Out in the Open
I remember when life was simple, nothing fancy, just plain and simple.
Even in my childhood, and I am 41 years old, things were so much different. There were no cell phones or high-tech devices, which have become an addiction. If you would have told me back then we would be carrying phones around in our pockets one day, I would have laughed, because that was just unheard of, and the thought would have been absurd.
It seems now that people can’t walk, drive, or even go out to eat and have a conversation anymore without being plastered to a phone screen.
My co-worker and Editor of The Cass County Sun, Ben Woods, recently wrote an article entitled, “Put down the phone,” and he made very good points on this subject.
Children should be encouraged to go outside and play. There is much to be discovered and explored outside.
I spent most of my childhood wondering off to the creek and around the property, just to see what I could find, and sometimes what I would bring home would freak my mom out a little.
If I’ve heard “Get that out of this house!” one time I’ve heard it a million. Even though most of the time my mom wouldn’t have allowed me to roam so far by myself, it taught me a lot, a lot about nature and I learned some survival skills while on my adventures. Since then, I’ve always been an excellent snake spotter.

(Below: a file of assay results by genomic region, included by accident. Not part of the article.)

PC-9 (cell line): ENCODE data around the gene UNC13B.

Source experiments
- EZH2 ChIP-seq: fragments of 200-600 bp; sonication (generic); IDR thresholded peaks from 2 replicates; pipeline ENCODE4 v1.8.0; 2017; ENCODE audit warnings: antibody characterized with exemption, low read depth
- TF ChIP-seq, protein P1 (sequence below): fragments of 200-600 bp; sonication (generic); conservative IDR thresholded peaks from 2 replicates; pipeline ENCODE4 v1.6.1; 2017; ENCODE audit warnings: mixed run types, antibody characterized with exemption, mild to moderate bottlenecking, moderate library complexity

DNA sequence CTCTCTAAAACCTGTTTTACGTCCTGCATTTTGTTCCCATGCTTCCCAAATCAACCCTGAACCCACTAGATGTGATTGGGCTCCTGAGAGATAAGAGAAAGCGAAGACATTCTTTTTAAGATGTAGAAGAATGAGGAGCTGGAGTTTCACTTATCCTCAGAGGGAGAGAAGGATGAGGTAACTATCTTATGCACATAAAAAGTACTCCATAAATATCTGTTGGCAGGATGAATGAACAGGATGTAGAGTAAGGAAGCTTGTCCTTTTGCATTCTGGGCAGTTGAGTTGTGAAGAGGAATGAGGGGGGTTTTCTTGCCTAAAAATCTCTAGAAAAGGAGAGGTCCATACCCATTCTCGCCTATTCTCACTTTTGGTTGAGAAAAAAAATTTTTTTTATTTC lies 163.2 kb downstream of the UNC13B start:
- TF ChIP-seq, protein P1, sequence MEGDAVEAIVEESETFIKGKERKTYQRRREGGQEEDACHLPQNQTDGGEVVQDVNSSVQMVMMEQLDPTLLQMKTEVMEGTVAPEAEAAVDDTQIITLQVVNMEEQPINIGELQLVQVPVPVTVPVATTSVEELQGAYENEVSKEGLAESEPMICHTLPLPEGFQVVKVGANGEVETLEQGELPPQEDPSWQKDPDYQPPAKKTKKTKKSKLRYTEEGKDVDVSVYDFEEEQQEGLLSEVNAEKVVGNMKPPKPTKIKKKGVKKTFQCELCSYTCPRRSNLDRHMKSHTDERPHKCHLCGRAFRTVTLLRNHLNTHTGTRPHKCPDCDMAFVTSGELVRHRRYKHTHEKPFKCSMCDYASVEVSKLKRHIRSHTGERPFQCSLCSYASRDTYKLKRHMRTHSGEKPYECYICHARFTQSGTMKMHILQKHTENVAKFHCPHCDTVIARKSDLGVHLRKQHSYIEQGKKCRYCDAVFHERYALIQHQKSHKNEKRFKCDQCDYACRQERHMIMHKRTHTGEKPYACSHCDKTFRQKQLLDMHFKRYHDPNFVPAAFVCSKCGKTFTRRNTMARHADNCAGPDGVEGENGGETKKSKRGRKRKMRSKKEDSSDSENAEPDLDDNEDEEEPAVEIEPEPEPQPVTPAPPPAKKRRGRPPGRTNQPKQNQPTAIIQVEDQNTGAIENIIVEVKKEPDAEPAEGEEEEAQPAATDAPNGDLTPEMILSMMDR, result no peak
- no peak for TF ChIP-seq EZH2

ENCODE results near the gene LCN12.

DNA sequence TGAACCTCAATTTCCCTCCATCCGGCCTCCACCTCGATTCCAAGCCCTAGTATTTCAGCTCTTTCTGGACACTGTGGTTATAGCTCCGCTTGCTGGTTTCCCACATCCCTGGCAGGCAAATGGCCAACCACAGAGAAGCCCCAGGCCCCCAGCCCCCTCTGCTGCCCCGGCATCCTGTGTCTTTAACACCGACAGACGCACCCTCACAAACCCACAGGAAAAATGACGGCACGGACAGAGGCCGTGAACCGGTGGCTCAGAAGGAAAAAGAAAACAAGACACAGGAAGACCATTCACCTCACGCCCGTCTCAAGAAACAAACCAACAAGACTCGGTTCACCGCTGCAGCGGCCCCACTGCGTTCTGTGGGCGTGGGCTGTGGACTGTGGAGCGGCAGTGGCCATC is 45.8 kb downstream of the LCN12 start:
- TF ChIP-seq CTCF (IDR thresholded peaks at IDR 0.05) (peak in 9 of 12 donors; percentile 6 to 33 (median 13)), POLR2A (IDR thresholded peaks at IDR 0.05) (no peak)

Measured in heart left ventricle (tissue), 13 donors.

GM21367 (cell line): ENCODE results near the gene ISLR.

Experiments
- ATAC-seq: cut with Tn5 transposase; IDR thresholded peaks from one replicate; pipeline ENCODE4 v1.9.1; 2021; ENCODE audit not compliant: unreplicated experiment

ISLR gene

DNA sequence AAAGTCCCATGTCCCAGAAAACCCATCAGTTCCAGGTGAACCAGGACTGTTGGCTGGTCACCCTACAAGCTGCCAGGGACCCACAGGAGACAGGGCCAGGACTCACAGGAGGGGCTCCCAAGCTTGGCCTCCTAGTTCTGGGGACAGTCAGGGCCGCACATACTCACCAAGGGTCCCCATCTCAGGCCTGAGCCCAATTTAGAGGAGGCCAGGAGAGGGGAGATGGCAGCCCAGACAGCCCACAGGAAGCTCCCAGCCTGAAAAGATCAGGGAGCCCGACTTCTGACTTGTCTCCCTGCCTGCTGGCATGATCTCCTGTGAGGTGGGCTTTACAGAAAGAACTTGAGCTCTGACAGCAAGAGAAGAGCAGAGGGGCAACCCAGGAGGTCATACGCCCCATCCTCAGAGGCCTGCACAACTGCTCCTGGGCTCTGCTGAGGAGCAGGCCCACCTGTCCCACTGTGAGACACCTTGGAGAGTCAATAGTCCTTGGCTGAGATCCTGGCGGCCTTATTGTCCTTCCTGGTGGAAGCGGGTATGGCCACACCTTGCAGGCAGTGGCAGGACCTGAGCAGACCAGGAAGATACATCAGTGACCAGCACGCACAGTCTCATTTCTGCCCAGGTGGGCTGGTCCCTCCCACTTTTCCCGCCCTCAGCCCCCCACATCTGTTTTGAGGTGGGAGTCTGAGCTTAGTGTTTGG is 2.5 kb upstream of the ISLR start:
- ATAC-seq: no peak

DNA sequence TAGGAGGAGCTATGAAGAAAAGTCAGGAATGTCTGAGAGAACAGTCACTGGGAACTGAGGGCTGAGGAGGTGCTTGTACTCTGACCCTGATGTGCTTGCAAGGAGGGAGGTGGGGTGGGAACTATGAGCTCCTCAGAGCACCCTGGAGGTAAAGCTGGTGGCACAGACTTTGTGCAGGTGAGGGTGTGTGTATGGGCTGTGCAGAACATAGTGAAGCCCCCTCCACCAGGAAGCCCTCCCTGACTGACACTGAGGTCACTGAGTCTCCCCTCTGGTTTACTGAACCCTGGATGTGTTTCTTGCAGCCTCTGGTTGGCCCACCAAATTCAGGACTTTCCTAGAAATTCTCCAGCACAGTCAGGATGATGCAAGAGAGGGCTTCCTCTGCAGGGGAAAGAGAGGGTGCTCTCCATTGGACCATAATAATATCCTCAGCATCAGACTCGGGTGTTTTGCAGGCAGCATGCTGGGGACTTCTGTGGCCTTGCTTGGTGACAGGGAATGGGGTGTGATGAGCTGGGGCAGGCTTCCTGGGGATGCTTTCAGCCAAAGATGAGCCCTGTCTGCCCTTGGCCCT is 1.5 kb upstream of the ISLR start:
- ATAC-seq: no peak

I was always a curious child. I wanted to know how and why things happened, which made me learn a lot about animals and nature. When I wasn’t in nature, I was reading about it in our encyclopedias, those things with a lot of pages, writing and colorful pictures. There was no Google and actual skills of knowing your ABC’s as well as reading had to be used. There wasn’t a critter in the world I couldn’t give you facts about, not from just reading but watching some of it happen on my own being outdoors.
I think life was a lot more fun when I was young. My family would ride horses, go to the lake and ski, by the way I never mastered the art, swim and do many other things together without any distractions. If my mom or dad would have seen me or my siblings with our faces stuck to a screen, that device would probably be somewhere at the bottom of Lake Wright Patman, underneath a tractor tire or possibly in the toilet if the mood was right.
I remember digging for worms and going fishing by myself as a child. I didn’t have any fancy knot tying skills, but I did know how to tie a double knot in my shoe, so I figured my hook could get the job done with the same knot.
It makes me happy when I see children riding bicycles now days. I never thought that would become a thing of the past. That was probably my favorite thing to do as a child. My friend and I would meet half way, and take off riding, and we rode for miles and miles….sorry again mom.
It’s the simple things in life we often take for granted. I praise the parents who encourage outdoor activities and also participate in them. I think it is good for everyone to learn certain skills like fishing, how to be responsible with guns, how to kill their own food and grow their own vegetables or maybe spend a little time in the hay field, right dad? If our stores that we depend on daily shut down, I wonder how many people could actually survive.
The things to do outdoors are endless and there wouldn’t be enough room in this newspaper to name them all. There is nothing good that can come from sitting in the house all of the time and being sucked into a technological device.
People of all ages, go out and explore, or just take a walk and see what beauty is out there just waiting to be found.